Anorexia Nervosa and Chronic Pancreatitis

Reprinted from Eating Disorders Review
July/August 2008 Volume 19, Number 4
©2008 Gürze Books

When an otherwise healthy 25-year-old woman finally sought help for worsening epigastric pain radiating to her back, physicians discovered that she had a significant problem with alcohol, a history of restrictive type anorexia nervosa, and, finally, chronic pancreatitis (JOP. J Pancreas Online 2008; 9:327).

Malnutrition was the key to the diagnosis, according to Dr. Russell N. Wesson and colleagues at Chris Hani Baragwanath Hospital, Johannesburg, South Africa. As they recently reported, cases of acute pancreatitis have been documented with malnutrition seen in patients with anorexia nervosa, bulimia nervosa, and depression; pancreatitis has also been noted with refeeding of anorexic individuals. This patient’s lowest recorded body mass index was 12.5 mg/kg.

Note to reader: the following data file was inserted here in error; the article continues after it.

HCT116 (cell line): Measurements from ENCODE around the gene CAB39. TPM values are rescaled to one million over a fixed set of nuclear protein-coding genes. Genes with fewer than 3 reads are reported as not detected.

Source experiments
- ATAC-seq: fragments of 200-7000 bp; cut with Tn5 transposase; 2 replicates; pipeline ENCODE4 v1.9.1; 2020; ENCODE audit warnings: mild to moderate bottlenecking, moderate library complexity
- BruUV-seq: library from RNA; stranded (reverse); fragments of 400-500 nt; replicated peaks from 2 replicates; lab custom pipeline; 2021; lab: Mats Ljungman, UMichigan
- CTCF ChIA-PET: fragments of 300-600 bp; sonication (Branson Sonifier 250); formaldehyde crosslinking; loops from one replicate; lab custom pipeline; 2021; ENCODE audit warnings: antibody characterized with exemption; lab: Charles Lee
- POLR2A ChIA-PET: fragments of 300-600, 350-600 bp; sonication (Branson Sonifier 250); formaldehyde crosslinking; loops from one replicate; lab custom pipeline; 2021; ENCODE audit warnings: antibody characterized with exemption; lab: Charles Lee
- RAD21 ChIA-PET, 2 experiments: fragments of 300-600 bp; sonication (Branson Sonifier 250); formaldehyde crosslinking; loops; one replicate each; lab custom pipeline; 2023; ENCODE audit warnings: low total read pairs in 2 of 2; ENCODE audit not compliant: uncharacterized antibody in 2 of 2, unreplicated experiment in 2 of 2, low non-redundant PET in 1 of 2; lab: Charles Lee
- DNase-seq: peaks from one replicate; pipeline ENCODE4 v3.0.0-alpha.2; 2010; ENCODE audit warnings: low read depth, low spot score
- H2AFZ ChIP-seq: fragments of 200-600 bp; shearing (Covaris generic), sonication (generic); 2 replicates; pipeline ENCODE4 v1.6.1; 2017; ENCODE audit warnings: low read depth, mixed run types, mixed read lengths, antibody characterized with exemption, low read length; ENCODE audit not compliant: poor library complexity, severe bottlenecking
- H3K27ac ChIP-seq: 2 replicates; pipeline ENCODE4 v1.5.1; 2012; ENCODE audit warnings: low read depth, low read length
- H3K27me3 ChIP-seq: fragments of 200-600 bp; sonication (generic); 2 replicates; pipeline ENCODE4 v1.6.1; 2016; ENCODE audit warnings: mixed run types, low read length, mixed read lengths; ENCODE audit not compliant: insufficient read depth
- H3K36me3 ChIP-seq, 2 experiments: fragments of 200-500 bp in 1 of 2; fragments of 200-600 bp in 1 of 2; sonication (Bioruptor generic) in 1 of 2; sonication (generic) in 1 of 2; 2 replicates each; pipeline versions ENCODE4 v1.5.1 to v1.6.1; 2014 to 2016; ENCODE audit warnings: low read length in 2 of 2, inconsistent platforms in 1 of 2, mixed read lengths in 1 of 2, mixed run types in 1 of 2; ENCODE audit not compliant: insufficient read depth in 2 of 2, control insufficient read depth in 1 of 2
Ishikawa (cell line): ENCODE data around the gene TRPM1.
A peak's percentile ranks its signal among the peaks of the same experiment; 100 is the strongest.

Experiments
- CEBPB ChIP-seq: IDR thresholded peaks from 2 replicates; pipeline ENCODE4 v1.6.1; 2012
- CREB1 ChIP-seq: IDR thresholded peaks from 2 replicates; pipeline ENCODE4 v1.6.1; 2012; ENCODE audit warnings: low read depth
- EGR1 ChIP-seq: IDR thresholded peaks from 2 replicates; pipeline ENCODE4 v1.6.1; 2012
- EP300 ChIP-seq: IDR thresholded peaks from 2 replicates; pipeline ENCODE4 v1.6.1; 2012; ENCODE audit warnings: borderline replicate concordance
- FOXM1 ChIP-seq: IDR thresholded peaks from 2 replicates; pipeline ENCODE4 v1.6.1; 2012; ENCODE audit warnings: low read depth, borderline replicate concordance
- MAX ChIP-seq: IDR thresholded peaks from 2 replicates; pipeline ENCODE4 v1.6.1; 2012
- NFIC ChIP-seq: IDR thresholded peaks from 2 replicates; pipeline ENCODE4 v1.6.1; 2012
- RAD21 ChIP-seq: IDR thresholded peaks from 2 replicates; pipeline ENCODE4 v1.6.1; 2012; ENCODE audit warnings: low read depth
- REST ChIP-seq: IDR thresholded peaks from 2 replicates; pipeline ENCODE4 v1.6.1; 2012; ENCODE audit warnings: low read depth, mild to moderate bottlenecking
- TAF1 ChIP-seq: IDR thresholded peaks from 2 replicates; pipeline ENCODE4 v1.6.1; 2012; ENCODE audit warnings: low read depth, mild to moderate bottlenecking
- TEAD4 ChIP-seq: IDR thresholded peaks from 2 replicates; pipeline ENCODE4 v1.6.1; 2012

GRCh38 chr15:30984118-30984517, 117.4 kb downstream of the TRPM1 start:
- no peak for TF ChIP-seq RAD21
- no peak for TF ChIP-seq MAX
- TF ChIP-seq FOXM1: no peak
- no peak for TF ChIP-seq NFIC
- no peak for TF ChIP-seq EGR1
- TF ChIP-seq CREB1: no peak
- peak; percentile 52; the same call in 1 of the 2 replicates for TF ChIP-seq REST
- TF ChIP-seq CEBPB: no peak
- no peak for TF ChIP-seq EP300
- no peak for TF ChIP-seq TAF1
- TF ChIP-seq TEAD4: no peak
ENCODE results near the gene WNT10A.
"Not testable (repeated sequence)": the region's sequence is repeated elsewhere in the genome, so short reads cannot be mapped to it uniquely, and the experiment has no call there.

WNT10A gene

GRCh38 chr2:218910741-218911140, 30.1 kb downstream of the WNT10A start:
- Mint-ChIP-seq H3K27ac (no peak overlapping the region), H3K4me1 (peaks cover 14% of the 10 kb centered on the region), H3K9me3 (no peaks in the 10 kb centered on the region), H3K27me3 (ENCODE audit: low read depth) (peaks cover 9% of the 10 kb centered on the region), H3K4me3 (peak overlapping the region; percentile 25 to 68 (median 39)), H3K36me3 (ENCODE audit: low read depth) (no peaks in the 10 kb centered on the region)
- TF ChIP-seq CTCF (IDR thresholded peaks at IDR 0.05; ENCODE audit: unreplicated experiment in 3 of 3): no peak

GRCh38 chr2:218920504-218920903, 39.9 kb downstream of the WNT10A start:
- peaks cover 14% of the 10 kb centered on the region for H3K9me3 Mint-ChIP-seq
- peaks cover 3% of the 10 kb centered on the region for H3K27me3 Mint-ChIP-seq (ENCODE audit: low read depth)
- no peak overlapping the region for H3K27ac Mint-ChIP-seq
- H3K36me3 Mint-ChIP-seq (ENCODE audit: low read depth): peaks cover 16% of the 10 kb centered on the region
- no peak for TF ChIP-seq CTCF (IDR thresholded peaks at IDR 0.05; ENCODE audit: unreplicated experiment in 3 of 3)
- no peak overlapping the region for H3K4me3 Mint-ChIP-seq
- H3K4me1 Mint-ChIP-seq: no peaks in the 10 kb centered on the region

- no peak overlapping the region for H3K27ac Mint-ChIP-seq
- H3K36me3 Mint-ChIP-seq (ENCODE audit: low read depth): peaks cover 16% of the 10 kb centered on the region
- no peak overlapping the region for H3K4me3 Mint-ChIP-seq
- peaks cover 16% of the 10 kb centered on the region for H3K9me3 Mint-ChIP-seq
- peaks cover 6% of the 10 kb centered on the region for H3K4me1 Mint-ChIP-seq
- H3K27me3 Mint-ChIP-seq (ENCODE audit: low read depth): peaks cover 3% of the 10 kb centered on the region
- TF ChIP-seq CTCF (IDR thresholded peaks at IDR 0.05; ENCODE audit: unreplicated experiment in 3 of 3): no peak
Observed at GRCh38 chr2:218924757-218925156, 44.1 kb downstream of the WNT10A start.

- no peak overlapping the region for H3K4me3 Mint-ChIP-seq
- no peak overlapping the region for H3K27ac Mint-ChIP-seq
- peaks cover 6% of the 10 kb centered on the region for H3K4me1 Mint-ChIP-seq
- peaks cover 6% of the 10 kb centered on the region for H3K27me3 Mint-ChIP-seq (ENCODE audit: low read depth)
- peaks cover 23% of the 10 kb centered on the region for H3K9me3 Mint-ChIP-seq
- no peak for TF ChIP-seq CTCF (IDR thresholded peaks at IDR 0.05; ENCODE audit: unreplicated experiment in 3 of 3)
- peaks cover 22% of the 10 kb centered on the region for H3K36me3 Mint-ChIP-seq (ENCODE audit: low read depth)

A history of alcoholism is found in from 70% to 80% of patients with pancreatitis. In this case, however, the patient’s history of malnutrition due to anorexia nervosa also played an important role in the development of pancreatitis. It is speculated that protein energy depletion may lead to acute and chronic pancreatitis through mechanisms such as oxidative damage in a system with poor antioxidant reserves, with damage affecting the cytokines interleukin 1 and 6 ( IL1, IL6) and tumor necrosis factor- alpha (TNF-alpha). This results in activation of pancreatic stellate cells with ongoing inflammation and fibrosis, and as a result, chronic pancreatitis.

No Comments Yet

Comments are closed